Peter Quinter knew he was onto something when an overflow crowd showed up to a legal conference he organized in Orlando.
A big turnout in Miami? Sure. But Central Florida?
The topic of that Florida Bar gathering in the fall of 2014 was Cuba, and the turnout was so strong that Quinter got a little carried away when he took the microphone that day. Let’s make this Cuba conference an annual event, he said, and have it in a different city each year. We can do Orlando, Tampa, Miami — and Havana.
“I just threw it out there,” Quinter recalled from a conference room on the 32nd floor of the Miami office of Gray Robinson, where he is chairman of the international-trade group. “I thought it was a dream.”
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The crowd loved the idea, but Quinter, a former Customs official who has been in private practice since the 1990s, considered it wishful thinking.
Then, a few weeks later, President Barack Obama announced a new diplomatic embrace of Cuba. And in May 2015, Quinter led a delegation of about two dozen Florida Bar members on a tour of Cuba.
The 51-year-old has been back a second time, and plans a third trip in June for a presentation on the U.S. embargo during a meeting of the Inter-American Bar Association in Havana. Meanwhile, he’s fielding a surge of client inquiries and would-be deals tied to Cuba, a nation that suddenly finds itself a top international target of almost every industry in Florida.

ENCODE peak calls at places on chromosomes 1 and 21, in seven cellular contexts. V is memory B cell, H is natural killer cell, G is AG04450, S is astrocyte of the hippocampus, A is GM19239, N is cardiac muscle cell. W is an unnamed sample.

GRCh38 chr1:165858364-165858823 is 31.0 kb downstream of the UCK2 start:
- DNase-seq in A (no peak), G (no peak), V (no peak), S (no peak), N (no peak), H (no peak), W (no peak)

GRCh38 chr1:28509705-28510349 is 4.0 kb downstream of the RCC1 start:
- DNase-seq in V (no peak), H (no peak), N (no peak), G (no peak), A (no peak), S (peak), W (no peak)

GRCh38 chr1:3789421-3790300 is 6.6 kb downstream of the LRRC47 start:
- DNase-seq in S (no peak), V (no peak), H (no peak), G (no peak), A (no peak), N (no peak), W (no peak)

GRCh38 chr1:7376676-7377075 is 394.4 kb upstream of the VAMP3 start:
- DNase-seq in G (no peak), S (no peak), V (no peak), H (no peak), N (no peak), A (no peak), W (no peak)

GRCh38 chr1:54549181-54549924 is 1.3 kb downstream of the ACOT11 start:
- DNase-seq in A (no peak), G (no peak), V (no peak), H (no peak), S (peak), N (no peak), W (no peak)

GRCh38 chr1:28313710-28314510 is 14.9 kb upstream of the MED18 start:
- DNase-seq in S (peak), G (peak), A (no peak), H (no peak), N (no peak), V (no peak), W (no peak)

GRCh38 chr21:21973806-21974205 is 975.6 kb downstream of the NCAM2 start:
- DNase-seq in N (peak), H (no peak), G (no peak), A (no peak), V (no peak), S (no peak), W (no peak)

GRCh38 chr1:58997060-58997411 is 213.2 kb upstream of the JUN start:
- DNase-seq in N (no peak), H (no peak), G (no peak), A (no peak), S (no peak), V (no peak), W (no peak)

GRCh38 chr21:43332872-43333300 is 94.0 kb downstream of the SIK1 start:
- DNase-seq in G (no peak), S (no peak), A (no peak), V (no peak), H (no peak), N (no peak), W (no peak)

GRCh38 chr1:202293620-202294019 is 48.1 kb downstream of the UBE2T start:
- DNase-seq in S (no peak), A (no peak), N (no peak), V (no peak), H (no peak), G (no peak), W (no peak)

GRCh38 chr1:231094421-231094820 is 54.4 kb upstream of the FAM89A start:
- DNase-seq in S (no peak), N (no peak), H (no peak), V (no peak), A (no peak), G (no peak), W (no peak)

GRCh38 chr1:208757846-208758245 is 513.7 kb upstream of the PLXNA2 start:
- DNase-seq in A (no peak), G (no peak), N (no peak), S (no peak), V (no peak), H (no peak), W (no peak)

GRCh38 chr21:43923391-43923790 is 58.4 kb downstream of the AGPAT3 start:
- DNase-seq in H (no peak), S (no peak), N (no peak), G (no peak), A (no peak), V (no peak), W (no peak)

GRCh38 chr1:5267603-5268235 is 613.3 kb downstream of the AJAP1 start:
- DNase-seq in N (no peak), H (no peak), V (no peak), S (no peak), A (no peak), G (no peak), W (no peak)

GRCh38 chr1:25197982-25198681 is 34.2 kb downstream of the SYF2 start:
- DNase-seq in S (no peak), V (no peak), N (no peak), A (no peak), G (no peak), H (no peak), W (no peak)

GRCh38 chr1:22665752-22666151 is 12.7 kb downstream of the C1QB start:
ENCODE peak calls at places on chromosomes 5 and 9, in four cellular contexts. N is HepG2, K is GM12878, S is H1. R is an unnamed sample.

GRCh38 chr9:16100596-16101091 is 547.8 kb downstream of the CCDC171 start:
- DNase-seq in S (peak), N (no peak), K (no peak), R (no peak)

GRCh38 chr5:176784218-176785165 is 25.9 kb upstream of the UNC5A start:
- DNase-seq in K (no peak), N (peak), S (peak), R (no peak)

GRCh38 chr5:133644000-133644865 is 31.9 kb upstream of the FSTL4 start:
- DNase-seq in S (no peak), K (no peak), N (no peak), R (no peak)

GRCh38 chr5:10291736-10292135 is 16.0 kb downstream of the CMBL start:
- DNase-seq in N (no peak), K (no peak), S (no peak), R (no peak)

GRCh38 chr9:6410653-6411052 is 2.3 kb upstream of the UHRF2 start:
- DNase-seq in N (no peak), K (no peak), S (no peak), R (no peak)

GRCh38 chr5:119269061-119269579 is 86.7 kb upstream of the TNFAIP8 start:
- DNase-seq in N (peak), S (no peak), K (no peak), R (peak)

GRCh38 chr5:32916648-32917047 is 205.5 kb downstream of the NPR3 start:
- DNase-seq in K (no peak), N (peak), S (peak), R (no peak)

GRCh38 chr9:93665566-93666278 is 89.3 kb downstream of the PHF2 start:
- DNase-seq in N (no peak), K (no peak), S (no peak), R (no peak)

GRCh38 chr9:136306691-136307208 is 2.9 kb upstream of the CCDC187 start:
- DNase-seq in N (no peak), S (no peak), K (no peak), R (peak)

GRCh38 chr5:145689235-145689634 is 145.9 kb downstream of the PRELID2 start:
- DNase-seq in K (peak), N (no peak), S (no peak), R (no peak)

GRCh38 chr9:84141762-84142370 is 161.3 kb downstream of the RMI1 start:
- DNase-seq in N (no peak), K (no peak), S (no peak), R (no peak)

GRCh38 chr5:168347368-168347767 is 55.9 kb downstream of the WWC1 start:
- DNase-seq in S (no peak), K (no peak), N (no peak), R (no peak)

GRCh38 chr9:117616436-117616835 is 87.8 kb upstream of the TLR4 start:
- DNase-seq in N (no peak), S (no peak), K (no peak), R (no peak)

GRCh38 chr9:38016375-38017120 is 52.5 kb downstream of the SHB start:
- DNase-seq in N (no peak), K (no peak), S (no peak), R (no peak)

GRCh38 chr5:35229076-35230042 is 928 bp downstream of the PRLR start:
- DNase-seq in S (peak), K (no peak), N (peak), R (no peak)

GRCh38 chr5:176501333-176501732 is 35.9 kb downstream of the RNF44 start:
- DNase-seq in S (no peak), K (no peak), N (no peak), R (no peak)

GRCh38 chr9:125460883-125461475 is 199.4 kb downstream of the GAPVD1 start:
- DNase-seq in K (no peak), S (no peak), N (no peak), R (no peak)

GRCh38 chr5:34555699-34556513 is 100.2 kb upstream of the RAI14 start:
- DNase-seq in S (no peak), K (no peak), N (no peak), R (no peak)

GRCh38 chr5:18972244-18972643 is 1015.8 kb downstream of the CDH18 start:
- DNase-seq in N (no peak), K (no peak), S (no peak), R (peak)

The only people angry at me were the ones who couldn’t go.
Peter Quinter, on the Havana trip he organized for the Florida Bar
Carnival plans cruises from Miami to Havana in May. Miami condo king Jorge Pérez mingled with Obama during the president’s recent state visit there. PortMiami is planning for Cuba-bound ferries from its docks.
A Massachusetts native, Quinter brings no Cuban roots to the island or the discussion. Only a legal career tied to global commerce — and a specialty in both enforcing the embargo during his tenure as a Customs lawyer and in fending off government penalties tied to it for clients of his private practice.
His trips brought him a new sense of ease when it comes to Cuba, but also firsthand experience of the conditions there. A cellphone photo of him in a baseball cap in Havana shows two crumbling buildings in the background. “Look closely,” he notes, “to see the poor condition of even the downtown area.”
Quinter sat down with Business Monday about two weeks before Obama’s recent trip. Topics included anxiety over Quinter’s first journey to Cuba, found confidence for the second, and a prediction that the U.S. embargo’s final days will begin once a new president takes office in January.